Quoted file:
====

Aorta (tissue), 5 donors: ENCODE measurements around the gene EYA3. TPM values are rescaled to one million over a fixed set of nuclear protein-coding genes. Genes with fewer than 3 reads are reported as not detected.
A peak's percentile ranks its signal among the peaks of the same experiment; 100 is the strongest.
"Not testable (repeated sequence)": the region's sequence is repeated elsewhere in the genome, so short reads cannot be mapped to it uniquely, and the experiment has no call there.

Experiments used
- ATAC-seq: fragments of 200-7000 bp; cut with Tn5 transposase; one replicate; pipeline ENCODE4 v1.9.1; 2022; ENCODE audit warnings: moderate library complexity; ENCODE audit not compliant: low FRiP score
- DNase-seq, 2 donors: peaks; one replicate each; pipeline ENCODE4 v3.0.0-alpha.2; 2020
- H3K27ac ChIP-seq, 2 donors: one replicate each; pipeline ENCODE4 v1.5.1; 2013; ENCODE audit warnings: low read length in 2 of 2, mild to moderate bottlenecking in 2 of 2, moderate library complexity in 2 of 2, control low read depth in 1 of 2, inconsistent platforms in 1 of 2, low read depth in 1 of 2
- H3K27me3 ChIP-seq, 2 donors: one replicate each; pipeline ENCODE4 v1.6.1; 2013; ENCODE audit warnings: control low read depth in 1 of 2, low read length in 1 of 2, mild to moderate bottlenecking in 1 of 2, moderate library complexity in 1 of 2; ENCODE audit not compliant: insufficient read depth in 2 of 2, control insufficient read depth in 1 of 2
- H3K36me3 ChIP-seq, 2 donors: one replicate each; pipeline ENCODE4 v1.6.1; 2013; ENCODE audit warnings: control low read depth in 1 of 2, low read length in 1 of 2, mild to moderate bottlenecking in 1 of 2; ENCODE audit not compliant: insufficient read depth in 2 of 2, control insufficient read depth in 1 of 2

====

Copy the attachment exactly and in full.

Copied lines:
Aorta (tissue), 5 donors: ENCODE measurements around the gene EYA3. TPM values are rescaled to one million over a fixed set of nuclear protein-coding genes. Genes with fewer than 3 reads are reported as not detected.
A peak's percentile ranks its signal among the peaks of the same experiment; 100 is the strongest.
"Not testable (repeated sequence)": the region's sequence is repeated elsewhere in the genome, so short reads cannot be mapped to it uniquely, and the experiment has no call there.

Experiments used
- ATAC-seq: fragments of 200-7000 bp; cut with Tn5 transposase; one replicate; pipeline ENCODE4 v1.9.1; 2022; ENCODE audit warnings: moderate library complexity; ENCODE audit not compliant: low FRiP score
- DNase-seq, 2 donors: peaks; one replicate each; pipeline ENCODE4 v3.0.0-alpha.2; 2020
- H3K27ac ChIP-seq, 2 donors: one replicate each; pipeline ENCODE4 v1.5.1; 2013; ENCODE audit warnings: low read length in 2 of 2, mild to moderate bottlenecking in 2 of 2, moderate library complexity in 2 of 2, control low read depth in 1 of 2, inconsistent platforms in 1 of 2, low read depth in 1 of 2
- H3K27me3 ChIP-seq, 2 donors: one replicate each; pipeline ENCODE4 v1.6.1; 2013; ENCODE audit warnings: control low read depth in 1 of 2, low read length in 1 of 2, mild to moderate bottlenecking in 1 of 2, moderate library complexity in 1 of 2; ENCODE audit not compliant: insufficient read depth in 2 of 2, control insufficient read depth in 1 of 2
- H3K36me3 ChIP-seq, 2 donors: one replicate each; pipeline ENCODE4 v1.6.1; 2013; ENCODE audit warnings: control low read depth in 1 of 2, low read length in 1 of 2, mild to moderate bottlenecking in 1 of 2; ENCODE audit not compliant: insufficient read depth in 2 of 2, control insufficient read depth in 1 of 2